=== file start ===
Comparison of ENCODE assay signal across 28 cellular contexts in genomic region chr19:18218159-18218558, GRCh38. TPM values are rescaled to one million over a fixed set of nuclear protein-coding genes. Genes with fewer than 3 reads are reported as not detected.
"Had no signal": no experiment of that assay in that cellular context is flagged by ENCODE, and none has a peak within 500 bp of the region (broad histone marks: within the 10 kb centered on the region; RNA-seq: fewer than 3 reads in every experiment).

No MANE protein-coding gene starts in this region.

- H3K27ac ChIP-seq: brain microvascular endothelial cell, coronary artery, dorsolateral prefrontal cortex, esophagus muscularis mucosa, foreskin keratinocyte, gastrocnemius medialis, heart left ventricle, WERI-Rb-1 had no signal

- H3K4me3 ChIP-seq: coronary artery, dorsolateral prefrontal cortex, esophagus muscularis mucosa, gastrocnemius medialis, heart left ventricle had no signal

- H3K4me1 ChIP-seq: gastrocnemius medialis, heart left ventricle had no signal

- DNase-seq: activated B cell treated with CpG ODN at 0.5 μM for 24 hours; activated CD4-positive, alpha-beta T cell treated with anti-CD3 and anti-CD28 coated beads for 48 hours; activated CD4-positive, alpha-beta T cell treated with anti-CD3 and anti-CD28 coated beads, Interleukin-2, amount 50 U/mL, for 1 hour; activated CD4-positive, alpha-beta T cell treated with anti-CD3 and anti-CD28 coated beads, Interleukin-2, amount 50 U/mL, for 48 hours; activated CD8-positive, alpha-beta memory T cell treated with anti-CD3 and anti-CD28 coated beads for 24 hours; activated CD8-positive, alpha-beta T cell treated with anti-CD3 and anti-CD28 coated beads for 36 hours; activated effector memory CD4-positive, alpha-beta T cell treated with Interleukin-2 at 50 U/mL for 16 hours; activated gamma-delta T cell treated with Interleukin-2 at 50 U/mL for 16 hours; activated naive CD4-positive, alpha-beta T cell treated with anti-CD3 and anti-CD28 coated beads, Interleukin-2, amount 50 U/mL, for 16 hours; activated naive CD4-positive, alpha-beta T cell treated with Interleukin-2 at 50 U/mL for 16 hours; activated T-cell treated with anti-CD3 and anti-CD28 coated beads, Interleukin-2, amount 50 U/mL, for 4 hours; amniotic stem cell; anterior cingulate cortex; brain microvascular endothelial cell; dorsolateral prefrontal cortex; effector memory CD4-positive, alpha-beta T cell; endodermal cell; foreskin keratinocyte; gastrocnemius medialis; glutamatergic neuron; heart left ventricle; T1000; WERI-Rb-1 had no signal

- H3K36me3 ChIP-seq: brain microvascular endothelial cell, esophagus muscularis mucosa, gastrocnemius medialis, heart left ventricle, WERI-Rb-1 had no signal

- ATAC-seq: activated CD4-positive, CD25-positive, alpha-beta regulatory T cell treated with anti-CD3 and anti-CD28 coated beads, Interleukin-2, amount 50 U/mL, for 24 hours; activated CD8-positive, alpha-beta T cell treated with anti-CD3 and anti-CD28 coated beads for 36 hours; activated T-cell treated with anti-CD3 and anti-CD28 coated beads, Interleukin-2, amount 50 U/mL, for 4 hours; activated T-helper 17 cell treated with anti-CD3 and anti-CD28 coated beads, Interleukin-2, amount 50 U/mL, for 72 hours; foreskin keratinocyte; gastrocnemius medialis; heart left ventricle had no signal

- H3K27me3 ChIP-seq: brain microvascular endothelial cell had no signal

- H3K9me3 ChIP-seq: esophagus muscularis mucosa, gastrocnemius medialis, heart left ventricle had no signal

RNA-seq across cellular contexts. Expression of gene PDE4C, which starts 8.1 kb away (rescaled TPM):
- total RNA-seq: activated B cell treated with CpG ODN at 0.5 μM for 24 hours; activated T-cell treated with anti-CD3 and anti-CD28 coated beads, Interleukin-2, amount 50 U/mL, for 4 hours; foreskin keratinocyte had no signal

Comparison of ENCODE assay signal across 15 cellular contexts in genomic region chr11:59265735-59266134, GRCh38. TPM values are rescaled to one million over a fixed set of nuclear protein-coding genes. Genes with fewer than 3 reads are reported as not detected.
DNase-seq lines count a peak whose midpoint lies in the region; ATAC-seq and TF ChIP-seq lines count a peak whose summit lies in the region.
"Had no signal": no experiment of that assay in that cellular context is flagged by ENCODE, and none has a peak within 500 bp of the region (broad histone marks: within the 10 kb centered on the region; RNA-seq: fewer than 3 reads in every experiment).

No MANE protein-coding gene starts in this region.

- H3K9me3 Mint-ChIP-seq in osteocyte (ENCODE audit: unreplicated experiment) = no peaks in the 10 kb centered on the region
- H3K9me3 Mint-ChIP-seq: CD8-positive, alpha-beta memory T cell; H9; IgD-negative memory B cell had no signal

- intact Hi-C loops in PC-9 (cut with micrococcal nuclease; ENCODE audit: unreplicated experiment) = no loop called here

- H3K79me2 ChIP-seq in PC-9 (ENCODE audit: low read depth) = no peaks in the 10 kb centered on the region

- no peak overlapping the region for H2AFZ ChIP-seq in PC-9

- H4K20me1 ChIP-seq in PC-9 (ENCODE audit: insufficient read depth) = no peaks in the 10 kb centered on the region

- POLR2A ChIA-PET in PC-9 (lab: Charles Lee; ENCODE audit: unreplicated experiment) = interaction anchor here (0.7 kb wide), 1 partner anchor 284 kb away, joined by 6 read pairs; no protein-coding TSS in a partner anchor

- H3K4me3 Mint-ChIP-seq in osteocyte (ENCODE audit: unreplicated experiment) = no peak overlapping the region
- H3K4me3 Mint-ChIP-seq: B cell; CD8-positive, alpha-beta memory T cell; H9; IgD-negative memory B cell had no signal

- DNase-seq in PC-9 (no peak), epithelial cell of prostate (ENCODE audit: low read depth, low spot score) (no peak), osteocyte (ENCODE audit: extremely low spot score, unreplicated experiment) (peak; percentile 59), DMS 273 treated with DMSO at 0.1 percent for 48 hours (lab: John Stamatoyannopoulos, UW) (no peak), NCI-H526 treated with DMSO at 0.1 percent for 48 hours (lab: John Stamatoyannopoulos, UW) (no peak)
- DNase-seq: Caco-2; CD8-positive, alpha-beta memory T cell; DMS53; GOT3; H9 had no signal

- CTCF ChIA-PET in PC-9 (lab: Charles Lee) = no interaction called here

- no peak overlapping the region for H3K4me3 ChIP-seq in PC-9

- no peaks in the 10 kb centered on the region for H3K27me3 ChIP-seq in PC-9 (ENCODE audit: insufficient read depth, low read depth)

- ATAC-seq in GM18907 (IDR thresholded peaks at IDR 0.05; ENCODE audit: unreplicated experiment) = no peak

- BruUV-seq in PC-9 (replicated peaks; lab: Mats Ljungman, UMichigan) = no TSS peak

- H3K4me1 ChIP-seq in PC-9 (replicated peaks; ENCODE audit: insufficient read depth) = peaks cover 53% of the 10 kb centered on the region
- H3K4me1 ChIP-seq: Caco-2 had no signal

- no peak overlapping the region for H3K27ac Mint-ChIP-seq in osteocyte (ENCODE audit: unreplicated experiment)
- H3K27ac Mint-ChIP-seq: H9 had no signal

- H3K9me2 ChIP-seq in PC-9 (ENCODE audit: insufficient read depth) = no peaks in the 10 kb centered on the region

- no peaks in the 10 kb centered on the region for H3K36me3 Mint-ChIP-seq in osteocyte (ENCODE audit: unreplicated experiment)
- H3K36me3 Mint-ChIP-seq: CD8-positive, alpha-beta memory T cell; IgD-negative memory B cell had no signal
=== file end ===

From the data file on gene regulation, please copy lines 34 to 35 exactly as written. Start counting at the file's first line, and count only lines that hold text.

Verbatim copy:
- H3K4me1 ChIP-seq in PC-9 (replicated peaks; ENCODE audit: insufficient read depth) = peaks cover 53% of the 10 kb centered on the region
- H3K4me1 ChIP-seq: Caco-2 had no signal